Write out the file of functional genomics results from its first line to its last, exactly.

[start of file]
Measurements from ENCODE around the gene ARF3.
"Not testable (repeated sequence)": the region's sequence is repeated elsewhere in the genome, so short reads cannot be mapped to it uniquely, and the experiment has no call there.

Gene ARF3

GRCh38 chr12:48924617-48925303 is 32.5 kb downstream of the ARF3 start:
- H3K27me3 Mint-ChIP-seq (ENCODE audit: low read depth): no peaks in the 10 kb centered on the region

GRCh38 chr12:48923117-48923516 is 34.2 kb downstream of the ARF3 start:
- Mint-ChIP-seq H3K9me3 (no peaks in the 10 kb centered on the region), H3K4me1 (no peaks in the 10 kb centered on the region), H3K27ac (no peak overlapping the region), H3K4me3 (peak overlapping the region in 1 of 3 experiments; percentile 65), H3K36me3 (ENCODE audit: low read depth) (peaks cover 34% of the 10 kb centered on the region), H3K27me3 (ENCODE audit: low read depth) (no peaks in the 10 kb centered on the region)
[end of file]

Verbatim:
Measurements from ENCODE around the gene ARF3.
"Not testable (repeated sequence)": the region's sequence is repeated elsewhere in the genome, so short reads cannot be mapped to it uniquely, and the experiment has no call there.

Gene ARF3

GRCh38 chr12:48924617-48925303 is 32.5 kb downstream of the ARF3 start:
- H3K27me3 Mint-ChIP-seq (ENCODE audit: low read depth): no peaks in the 10 kb centered on the region

GRCh38 chr12:48923117-48923516 is 34.2 kb downstream of the ARF3 start:
- Mint-ChIP-seq H3K9me3 (no peaks in the 10 kb centered on the region), H3K4me1 (no peaks in the 10 kb centered on the region), H3K27ac (no peak overlapping the region), H3K4me3 (peak overlapping the region in 1 of 3 experiments; percentile 65), H3K36me3 (ENCODE audit: low read depth) (peaks cover 34% of the 10 kb centered on the region), H3K27me3 (ENCODE audit: low read depth) (no peaks in the 10 kb centered on the region)